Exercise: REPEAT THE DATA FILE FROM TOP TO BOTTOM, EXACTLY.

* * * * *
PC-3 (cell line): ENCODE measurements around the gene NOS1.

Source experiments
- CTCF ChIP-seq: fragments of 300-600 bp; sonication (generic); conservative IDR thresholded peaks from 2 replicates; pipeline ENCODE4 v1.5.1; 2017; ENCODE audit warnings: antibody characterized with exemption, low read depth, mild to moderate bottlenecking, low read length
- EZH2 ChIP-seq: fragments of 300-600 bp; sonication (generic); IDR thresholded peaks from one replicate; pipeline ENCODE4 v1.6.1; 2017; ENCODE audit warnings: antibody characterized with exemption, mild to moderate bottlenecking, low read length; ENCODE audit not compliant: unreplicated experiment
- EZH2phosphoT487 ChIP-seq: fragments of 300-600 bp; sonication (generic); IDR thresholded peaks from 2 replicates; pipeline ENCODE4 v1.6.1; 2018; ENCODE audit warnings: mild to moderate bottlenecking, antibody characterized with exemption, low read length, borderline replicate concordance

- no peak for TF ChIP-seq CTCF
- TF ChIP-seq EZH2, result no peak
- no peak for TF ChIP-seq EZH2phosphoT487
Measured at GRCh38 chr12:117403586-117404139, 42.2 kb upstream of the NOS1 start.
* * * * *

PC-3 (cell line): ENCODE measurements around the gene NOS1.

Source experiments
- CTCF ChIP-seq: fragments of 300-600 bp; sonication (generic); conservative IDR thresholded peaks from 2 replicates; pipeline ENCODE4 v1.5.1; 2017; ENCODE audit warnings: antibody characterized with exemption, low read depth, mild to moderate bottlenecking, low read length
- EZH2 ChIP-seq: fragments of 300-600 bp; sonication (generic); IDR thresholded peaks from one replicate; pipeline ENCODE4 v1.6.1; 2017; ENCODE audit warnings: antibody characterized with exemption, mild to moderate bottlenecking, low read length; ENCODE audit not compliant: unreplicated experiment
- EZH2phosphoT487 ChIP-seq: fragments of 300-600 bp; sonication (generic); IDR thresholded peaks from 2 replicates; pipeline ENCODE4 v1.6.1; 2018; ENCODE audit warnings: mild to moderate bottlenecking, antibody characterized with exemption, low read length, borderline replicate concordance

- no peak for TF ChIP-seq CTCF
- TF ChIP-seq EZH2, result no peak
- no peak for TF ChIP-seq EZH2phosphoT487
Measured at GRCh38 chr12:117403586-117404139, 42.2 kb upstream of the NOS1 start.